Monday, September 12, 2011

Grilled Pizza

I have a couple of blog entries that I should have posted in August but I was so busy, including a trip to Florida for a week, that I just kept putting it off. So I finally had to bite the bullet and sit myself in front of my computer and write about this wonderful grilled pizza. By the way the term bite the bullet comes from pre-anaesthetics days where soldiers who unfortunately needed amputation of limbs from war injuries were given a bullet to bite on to help endure the pain and prevent them from biting off their own tongue, while the limb was sawed off. Of course writing about grilled pizza really isn't painful at all, as a matter of fact it brings back memories of a delicious way to make pizza without heating your kitchen in the middle of a sweltering summer.

First you have to prepare the dough and you can use any favourite pizza dough. This one happens to be Fougasse Dough by Patricia Wells that I've written about before. The dough is divided; I've divided it into four pieces and each piece is stretched out on parchment paper to fit half of my barbeque grill. The parchment paper helps to transfer the dough to the grill.

The dough is placed under a large plastic tent where they are left alone to rise for about half a hour or so.

When the grill is preheated and ready I transfer two sheets of dough to my deck table.

I lift one of the sheets and quickly and nimbly invert the dough onto the hot grill. When I first heard of grilling pizza I had visions of dough dripping down between the grills making a sloppy mess. Instead as soon as the dough hits the grill it coagulates and firms up immediately. I leave the parchment on the dough until it has firmed up and then peel it off carefully. At this point with your tongs on hand you lift a corner of the dough to inspect for grill marks and to access if the heat has to be adjusted. You don't want it to be too hot otherwise the dough will burn before you put the toppings on.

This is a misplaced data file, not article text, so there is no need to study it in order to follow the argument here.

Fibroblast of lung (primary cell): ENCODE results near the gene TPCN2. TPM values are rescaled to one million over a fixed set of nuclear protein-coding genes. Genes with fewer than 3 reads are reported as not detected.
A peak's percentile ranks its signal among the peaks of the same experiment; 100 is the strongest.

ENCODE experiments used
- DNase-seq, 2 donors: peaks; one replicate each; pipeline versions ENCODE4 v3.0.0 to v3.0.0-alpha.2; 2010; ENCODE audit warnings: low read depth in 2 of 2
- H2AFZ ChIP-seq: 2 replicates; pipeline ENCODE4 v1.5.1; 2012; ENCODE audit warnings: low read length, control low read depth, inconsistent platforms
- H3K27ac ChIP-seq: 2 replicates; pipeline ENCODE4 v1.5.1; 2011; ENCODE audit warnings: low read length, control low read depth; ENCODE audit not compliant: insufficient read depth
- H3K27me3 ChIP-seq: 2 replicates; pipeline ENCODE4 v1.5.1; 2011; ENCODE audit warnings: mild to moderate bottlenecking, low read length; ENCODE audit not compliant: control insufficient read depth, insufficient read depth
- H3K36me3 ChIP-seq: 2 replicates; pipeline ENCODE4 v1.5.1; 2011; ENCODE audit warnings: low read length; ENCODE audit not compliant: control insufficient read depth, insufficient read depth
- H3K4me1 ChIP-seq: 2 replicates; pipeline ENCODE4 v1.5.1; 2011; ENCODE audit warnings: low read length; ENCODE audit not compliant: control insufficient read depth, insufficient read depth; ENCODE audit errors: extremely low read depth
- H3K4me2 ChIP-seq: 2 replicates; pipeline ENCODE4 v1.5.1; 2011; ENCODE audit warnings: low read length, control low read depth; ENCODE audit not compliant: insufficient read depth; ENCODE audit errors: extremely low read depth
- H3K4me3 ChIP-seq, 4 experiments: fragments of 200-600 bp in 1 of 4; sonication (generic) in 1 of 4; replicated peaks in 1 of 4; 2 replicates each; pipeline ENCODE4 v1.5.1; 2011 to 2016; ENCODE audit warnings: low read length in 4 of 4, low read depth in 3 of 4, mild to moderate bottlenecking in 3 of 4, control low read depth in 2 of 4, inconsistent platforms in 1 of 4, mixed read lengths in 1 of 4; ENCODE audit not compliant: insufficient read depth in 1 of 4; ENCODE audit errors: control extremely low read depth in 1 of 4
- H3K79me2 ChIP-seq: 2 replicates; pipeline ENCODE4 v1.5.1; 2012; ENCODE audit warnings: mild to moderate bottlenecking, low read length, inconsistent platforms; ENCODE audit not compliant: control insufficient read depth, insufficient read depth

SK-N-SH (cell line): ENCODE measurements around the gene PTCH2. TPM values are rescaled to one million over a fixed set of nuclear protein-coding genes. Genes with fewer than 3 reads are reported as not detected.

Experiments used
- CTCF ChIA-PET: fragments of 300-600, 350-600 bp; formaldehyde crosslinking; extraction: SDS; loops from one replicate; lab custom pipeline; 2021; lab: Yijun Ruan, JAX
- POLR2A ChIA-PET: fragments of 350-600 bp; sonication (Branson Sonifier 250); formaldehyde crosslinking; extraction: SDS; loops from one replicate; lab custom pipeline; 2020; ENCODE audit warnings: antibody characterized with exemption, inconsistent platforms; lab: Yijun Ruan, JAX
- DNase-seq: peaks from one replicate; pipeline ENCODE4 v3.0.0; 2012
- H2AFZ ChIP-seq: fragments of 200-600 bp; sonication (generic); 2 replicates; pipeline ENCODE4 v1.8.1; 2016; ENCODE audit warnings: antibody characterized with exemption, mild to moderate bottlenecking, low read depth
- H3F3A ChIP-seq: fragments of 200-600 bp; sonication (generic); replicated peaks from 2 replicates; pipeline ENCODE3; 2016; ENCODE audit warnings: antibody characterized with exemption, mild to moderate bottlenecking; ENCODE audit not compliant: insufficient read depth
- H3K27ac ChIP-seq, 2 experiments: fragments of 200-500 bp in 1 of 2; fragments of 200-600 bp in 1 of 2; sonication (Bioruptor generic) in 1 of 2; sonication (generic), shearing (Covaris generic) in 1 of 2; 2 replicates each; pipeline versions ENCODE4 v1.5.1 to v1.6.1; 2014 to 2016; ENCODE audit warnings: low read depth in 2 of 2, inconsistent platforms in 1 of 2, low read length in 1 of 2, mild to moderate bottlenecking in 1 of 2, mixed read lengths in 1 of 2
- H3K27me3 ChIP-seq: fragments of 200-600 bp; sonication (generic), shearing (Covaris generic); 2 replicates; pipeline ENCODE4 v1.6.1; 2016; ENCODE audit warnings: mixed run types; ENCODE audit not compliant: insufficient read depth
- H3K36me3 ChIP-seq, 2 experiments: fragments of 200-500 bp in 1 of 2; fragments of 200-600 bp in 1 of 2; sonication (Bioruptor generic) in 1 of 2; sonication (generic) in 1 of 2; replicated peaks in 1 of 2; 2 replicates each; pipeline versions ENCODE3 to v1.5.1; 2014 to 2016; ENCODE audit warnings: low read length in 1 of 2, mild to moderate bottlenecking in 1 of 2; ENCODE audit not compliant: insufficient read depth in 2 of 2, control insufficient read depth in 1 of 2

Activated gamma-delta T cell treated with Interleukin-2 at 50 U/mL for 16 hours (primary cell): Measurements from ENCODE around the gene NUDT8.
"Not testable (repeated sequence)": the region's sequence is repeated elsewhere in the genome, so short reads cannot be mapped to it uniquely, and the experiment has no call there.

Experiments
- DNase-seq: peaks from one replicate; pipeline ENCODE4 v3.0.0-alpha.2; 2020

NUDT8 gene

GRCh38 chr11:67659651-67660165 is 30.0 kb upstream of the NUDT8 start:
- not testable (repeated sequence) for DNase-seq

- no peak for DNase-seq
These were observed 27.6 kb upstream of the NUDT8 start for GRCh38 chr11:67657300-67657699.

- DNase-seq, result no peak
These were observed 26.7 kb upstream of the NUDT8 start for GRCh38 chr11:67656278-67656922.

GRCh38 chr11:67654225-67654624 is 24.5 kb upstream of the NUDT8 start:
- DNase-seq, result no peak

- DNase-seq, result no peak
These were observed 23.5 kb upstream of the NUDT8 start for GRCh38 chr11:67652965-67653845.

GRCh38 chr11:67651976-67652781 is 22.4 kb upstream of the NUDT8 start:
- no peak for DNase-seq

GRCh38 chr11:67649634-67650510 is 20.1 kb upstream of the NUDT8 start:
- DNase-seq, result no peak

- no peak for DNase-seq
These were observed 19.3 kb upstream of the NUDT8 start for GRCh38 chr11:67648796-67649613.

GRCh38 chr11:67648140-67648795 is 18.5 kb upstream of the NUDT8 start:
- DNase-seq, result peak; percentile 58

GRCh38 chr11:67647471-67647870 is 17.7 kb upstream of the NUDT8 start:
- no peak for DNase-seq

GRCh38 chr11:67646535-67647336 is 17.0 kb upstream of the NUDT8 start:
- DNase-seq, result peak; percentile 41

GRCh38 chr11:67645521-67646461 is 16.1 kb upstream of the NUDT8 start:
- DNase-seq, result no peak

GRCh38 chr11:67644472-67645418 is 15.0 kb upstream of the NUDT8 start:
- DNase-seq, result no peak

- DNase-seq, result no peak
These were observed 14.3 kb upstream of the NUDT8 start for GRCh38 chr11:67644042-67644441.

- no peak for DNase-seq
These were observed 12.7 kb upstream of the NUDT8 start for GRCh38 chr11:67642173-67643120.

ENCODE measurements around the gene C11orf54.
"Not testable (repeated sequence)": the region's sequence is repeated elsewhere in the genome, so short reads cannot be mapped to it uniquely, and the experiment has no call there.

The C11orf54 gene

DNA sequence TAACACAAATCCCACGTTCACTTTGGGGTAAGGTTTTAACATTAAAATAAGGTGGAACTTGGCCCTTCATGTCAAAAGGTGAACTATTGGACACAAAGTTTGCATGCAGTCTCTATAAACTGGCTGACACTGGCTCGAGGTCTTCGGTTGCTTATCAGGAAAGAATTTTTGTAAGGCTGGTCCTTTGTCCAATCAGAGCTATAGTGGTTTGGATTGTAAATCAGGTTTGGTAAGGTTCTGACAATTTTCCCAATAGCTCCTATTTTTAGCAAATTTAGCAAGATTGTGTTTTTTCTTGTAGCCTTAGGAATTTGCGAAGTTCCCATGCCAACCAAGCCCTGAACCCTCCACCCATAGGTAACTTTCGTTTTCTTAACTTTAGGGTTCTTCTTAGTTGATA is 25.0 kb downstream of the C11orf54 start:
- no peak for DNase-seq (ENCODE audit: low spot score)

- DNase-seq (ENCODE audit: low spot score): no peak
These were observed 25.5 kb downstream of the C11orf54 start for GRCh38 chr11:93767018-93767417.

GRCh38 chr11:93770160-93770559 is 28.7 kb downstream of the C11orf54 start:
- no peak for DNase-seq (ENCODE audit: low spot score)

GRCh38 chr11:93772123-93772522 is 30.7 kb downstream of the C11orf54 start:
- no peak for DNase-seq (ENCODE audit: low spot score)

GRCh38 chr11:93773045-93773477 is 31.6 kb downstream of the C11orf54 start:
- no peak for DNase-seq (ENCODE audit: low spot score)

I completely forgot to take pictures of toppings ready to go, so please imagine a bowl of tomato sauce, sliced mozzerlla, fresh basil leafs, and sliced prosciutto nearby.

When the underside of dough has nice grill marks like this and the top has bubbled up you turn it over and quickly start adding the toppings. It is also wise to wear oven mitts to protect your hands from the heat. At this point I add another sheet of dough on the other half of the grill.

Really you can add any toppings you wish. The key here is to not overload the dough. I think the simplicity of a Pizza Margarita works very well here. I upped the anti on a couple of the pizzas by adding sliced prosciutto after they came off the grill. I think this method of cooking pizza is the next best thing to a wood burning oven. It is incredibly delicious. I especially like to have it with a mesculin salad which makes quite a memorable meal.

I wish those poor soldiers had had this to bite on instead of that awful bullet.


Chiara said...

molto, molto originale questa pizza Oriana, la ricetta mi piace molto perchè è il tipo di pizza bassa e croccante che piace a me! Un bacione cara, buona settimana!

Food Lovers Diary said...

This reminds me of cooking flat breads on a fire. See if you can find yourself a large flat stone and heat that up on your grill (or on a fire).

That will give an even crisper base. If you want to flip it, put the cheese and tomato inside the dough rather than on top (thin, not huge liker calzone). That would be fun to try.

what you want to achieve is that even, baked base - the stone may do it. And you can cook some nice, unleavened flat bread while you have it hot!

doughadear said...

Ciao Chiara, Si questa pizza e molto buona e facile. Buona settimana. Un abbraccio.

Food Lovers Diary, I like the idea of the pizza filled pocket. Must try that next time.